Mentoring in recent times has become an essential factor in entrepreneurial success as mentors can help entrepreneurs overcome the commonly faced setbacks in their early stages of entrepreneurial ventures. Despite a surge in entrepreneurial mentoring programs, the entrepreneurship literature on mentoring is scarce. The full potential of mentoring relationships is rarely realized, despite its importance in helping entrepreneurs build a profitable venture.
Ajit Joshi, Founder, and CEO, Corporate Recipes, throws light on how the culmination of all this wealth of knowledge made him start his own consultancy wherein he helps various companies in the SME sector and start-ups to solve their problems and help them grow as per their vision.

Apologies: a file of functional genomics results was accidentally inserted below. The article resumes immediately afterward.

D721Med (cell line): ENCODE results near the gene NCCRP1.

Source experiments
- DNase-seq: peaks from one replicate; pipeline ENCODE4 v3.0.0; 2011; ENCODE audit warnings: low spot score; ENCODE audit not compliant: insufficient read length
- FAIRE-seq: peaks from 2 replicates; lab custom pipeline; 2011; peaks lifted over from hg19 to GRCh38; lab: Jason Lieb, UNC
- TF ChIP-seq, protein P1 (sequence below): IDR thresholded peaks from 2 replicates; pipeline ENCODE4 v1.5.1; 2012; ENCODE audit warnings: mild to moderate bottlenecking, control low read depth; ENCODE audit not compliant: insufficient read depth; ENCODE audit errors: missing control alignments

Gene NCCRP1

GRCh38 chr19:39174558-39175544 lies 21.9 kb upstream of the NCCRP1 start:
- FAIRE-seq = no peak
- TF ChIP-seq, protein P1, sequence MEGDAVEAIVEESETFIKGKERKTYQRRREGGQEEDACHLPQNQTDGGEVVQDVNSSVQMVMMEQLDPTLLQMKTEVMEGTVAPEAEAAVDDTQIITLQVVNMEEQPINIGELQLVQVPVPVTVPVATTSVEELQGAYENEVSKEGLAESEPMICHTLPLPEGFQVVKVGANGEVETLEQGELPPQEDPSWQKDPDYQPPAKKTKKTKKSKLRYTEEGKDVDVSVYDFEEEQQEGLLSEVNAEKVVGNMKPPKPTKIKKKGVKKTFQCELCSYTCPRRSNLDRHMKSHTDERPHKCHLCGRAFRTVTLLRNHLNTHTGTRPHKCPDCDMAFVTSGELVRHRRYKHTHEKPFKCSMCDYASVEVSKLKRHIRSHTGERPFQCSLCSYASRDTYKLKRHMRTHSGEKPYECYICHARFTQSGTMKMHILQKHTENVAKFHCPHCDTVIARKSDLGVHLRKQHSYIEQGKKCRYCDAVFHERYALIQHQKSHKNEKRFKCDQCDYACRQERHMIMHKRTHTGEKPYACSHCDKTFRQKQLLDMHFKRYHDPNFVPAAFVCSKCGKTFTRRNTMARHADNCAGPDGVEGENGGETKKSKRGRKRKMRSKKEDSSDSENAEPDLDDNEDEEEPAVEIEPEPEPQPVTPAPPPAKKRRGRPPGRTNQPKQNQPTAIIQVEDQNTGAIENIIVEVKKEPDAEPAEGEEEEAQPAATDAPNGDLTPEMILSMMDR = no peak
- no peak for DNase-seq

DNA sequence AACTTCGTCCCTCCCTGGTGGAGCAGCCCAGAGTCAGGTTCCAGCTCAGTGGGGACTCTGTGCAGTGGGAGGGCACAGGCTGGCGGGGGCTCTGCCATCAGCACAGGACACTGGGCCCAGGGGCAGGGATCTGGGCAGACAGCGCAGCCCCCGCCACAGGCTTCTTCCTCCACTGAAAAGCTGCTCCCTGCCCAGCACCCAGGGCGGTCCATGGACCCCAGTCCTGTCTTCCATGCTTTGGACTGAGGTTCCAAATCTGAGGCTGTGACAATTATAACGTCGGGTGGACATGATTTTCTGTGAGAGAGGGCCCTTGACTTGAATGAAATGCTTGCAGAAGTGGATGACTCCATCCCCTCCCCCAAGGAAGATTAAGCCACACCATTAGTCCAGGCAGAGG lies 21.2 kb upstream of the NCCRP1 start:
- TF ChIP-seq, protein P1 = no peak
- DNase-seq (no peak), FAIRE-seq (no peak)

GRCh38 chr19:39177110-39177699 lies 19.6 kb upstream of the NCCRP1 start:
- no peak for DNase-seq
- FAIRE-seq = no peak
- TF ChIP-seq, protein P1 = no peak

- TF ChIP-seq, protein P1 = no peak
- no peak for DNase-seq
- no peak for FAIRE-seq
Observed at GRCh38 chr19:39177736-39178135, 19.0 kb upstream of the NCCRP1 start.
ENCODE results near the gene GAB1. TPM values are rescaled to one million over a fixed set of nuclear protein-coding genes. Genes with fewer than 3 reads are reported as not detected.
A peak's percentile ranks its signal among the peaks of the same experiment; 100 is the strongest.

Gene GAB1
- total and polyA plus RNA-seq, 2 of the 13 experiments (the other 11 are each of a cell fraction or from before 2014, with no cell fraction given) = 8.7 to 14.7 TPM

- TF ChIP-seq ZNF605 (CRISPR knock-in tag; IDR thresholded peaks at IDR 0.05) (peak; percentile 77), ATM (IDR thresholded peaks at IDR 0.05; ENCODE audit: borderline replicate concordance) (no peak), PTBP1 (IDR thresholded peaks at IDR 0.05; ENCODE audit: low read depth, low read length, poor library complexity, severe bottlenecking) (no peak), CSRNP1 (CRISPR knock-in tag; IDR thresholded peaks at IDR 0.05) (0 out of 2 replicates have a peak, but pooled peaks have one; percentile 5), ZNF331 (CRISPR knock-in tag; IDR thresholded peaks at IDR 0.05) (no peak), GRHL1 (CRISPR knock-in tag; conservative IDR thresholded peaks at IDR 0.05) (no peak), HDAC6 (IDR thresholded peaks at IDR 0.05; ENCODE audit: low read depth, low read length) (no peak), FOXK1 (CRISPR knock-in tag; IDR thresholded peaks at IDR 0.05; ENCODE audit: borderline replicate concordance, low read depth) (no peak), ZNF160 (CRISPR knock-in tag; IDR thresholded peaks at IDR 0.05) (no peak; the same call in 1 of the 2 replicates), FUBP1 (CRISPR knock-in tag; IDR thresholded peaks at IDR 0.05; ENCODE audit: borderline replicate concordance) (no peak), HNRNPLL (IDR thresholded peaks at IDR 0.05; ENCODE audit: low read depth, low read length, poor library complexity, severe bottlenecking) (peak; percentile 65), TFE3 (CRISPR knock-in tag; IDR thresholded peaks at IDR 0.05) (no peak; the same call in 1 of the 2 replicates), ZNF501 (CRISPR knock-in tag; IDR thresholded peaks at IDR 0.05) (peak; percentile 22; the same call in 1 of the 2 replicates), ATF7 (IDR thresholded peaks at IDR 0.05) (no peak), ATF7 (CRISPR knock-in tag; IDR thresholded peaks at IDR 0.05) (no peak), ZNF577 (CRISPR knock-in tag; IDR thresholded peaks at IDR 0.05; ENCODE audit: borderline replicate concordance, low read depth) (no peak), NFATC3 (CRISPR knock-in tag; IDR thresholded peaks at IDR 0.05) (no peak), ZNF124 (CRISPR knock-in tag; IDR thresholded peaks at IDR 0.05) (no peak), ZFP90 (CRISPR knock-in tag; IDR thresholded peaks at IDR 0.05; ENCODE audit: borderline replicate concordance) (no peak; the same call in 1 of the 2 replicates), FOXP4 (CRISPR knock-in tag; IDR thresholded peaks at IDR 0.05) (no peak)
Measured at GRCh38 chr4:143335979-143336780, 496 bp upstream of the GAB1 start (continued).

Ajit has spent more than 33 years working in large diversified organizations from India and overseas. He has a unique advantage of working with more than 10 different industries. He has been a part of two start-ups which he helped nurture and grow in Asia and successfully created exist for promoters and investors. Apart from that he also conducts mentoring sessions in association with various incubators and co-working spaces.
Goal of Corporate Recipes
“The goal of corporate recipes is to give a perfect solution recipe for customers’ problems since they are unique to their situations. No two situations can be similar and therefore each one requires a customized solution and that is given by corporate recipes,” says Ajit. Corporate recipes also help start-ups by handholding them and ensuring that they are on the right path and avoiding the mistakes which will take them a few months back in their journey.